Banks battle to woo high earners

Banks battle to woo high earners

Citibank, the US financial services giant, has stated that it will chase “mass affluent” consumers in a renewed focus on the UK market (MW last week).

It believes targeting this demographic group, centred in London and the South-east, makes more strategic sense than pursuing mainstream groups already serviced by the big high-street banks.

Citigroup UK marketing director Dean Proctor says that with more than 750,000 people on a salary of at least £100,000 in and around London it is a fast-growing market. Research consultancy Datamonitor estimates that 10% of the UK population is now mass affluent, and defines the group as those with onshore liquid assets worth between €50,000 (£33,000) and €300,000 (£200,000). Datamonitor says there are currently around 6 million such people. The number has risen steadily after declining during the bear market of 2000 to 2002.

A number of banks target mass affluent customers with fee-paying “premier” services, which offer benefits such as free travel insurance. Barclays, HSBC, Natwest and Lloyds TSB lead the mass affluent field, according to Datamonitor.

Proctor says: “We are now deliberately trying to position as a mass affluent brand in the South-east. The high-street banks show an intent to do it but their core business is mass-market consumers.”

Citibank is relaunching its Citigold current account and opening three standalone Citigold branches with a focus on wealth management products. It hopes to offer “cash-rich, time-poor” professionals market-leading products and services.

It is not the only bank to rethink its proposition: this week Royal Bank of Scotland announced it will be transferring up to 500,000 customers earning more than £100,000 a year to a new mass-market, private banking service. The free service aims to help RBS retain affluent customers in the socio-economic AB class.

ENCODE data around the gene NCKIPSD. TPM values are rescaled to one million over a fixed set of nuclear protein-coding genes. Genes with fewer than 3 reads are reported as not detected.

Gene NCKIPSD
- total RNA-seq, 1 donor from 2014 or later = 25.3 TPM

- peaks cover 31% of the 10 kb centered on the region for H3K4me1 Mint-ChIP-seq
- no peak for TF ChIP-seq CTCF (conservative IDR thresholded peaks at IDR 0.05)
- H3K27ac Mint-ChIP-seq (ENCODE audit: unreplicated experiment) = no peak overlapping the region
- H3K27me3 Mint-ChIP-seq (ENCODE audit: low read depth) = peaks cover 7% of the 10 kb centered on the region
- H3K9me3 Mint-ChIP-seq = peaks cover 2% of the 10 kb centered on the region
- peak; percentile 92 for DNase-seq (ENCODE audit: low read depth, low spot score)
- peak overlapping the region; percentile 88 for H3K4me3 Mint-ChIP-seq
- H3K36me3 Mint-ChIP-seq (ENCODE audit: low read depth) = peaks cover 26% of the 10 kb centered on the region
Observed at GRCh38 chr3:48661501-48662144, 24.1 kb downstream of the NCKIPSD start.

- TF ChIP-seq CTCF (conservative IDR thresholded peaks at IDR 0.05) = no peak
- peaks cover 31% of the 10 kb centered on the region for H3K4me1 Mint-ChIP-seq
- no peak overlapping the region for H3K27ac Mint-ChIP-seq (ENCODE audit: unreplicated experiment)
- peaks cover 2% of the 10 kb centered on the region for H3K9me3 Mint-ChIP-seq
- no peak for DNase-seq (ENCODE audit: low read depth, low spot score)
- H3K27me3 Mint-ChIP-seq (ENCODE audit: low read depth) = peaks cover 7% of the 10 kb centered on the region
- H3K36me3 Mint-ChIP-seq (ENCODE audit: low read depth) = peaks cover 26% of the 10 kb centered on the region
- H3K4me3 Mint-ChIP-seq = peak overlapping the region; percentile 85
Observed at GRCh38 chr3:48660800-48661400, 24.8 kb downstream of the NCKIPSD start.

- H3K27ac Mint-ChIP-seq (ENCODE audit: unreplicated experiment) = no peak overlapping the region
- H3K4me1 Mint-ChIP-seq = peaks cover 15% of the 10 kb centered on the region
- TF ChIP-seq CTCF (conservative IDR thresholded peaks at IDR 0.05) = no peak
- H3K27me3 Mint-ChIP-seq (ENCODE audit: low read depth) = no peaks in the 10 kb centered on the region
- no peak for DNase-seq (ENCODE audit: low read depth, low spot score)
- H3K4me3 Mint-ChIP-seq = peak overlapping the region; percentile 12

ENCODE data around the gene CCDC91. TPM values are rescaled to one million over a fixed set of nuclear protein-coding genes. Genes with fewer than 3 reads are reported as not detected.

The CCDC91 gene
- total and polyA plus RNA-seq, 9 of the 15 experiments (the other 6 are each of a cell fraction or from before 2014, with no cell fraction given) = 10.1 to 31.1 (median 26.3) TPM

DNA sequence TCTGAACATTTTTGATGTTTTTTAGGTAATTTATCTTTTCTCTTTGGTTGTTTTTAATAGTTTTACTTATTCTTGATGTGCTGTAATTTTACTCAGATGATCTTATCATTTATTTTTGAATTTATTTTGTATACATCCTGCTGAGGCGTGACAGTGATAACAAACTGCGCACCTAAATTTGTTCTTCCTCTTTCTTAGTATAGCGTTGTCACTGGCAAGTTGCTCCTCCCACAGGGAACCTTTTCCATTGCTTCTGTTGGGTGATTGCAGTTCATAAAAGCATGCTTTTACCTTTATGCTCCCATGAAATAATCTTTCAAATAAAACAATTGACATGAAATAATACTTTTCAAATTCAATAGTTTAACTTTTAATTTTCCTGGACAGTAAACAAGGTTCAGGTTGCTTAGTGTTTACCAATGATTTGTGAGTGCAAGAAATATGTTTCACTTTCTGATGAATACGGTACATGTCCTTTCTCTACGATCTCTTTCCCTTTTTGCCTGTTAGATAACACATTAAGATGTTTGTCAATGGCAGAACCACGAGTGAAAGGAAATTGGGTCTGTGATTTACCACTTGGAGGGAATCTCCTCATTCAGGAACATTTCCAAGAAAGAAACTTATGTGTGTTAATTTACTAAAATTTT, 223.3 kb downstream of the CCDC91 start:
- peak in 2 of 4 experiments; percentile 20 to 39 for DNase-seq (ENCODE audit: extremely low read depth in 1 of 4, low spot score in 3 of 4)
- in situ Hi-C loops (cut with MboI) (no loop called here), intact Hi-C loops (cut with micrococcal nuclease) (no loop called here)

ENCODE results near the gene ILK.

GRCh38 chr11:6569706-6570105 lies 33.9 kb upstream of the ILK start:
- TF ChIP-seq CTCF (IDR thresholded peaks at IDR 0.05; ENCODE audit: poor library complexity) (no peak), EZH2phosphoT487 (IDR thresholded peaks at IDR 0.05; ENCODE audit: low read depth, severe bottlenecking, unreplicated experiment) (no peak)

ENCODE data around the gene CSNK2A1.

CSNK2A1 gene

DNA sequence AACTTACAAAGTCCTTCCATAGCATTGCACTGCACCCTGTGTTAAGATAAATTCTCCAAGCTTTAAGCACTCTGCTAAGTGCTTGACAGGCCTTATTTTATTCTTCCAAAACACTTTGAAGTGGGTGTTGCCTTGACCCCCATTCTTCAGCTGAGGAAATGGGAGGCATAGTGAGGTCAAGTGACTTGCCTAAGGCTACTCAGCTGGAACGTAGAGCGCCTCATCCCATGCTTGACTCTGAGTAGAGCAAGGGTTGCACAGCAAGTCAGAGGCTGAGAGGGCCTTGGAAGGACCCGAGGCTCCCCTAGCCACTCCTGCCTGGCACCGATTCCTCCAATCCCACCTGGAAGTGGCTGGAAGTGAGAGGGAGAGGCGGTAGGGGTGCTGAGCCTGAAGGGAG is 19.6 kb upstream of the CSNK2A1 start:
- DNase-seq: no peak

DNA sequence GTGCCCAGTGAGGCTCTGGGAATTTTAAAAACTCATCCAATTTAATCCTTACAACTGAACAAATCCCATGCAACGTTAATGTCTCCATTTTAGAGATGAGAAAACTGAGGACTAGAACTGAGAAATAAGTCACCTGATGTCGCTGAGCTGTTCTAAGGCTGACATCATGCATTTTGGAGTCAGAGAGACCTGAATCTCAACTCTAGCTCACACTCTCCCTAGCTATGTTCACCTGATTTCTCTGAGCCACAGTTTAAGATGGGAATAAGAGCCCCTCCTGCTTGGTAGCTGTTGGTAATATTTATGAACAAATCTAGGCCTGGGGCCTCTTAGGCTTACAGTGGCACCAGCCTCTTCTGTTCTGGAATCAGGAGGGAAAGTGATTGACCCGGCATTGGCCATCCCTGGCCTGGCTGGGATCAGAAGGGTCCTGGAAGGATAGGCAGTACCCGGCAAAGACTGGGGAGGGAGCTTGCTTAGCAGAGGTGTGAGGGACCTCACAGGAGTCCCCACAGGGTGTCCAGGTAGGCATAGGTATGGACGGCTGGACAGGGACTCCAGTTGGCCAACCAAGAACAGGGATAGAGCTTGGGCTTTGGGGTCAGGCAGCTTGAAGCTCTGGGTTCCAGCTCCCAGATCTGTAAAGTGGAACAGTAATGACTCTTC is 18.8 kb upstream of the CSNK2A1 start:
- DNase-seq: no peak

Non-prestige branding RBS already offers private banking services to wealthy customers through Coutts, which is expanding its network. But this is aimed at people with assets of £1m. Last year, Morgan Stanley launched the premium i24 credit card, aimed at high earners in the UK, tired of overtly “prestige” branding.

Datamonitor says the UK mass-affluent market is the most mature of its kind in Europe. It forecasts that the UK sector, in terms of individuals, will have grown by 6.3% overall to 2009, and that liquid assets held by mass affluent individuals will grow by 40%.

One financial services marketing director says there is “all to play for” in the mass-affluent market, with banks looking to sell suites of wealth-management products to its high-earning customers.

He believes that Citibank, which is traditionally seen as an American corporate giant, will have to work hard to be seen as a credible alternative to the big four UK banking groups. He says: “It is looking to appeal to the UK residents many believe it has ignored for too long”.

Target audiences But he admits Citibank’s global credentials gave it an edge with foreign nationals. RBS, meanwhile, is now leveraging its tradition of catering for students, many of who have graduated and command enviable salaries.

Tony Quinn, executive planning director at ad agency Leagas Delaney, says Citibank’s move is indicative of a market “where luxury brands are increasingly differentiating through experience and knowledge”.

It seems financial services providers are keen to tap into a steadily swelling pool of wealth – albeit one that already appears well served.

Catherine Turner

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